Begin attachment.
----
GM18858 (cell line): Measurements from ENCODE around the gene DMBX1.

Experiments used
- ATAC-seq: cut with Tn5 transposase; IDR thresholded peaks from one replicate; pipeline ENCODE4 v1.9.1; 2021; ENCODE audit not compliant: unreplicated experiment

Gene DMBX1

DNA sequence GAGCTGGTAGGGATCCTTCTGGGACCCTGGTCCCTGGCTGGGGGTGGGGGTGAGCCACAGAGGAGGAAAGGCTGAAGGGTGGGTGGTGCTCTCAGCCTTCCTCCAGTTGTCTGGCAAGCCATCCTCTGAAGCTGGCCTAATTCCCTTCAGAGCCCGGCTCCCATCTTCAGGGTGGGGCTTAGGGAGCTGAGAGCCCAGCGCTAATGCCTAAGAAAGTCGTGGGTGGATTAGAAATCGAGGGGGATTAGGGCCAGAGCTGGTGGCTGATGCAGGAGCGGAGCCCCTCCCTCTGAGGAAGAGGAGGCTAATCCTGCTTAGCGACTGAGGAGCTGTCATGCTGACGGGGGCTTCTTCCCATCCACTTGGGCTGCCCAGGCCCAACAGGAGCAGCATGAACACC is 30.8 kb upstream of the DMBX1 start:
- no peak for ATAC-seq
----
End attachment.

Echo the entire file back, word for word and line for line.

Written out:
GM18858 (cell line): Measurements from ENCODE around the gene DMBX1.

Experiments used
- ATAC-seq: cut with Tn5 transposase; IDR thresholded peaks from one replicate; pipeline ENCODE4 v1.9.1; 2021; ENCODE audit not compliant: unreplicated experiment

Gene DMBX1

DNA sequence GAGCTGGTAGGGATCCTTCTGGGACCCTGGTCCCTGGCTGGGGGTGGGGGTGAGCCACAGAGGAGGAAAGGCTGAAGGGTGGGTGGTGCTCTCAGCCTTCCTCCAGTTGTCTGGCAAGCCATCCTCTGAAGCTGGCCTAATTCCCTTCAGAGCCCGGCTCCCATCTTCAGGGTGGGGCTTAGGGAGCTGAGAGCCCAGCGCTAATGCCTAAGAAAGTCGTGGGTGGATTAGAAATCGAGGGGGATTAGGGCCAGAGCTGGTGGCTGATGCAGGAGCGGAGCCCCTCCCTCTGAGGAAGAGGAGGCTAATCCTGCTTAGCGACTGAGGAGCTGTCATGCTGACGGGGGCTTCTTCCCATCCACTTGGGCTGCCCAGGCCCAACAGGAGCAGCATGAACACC is 30.8 kb upstream of the DMBX1 start:
- no peak for ATAC-seq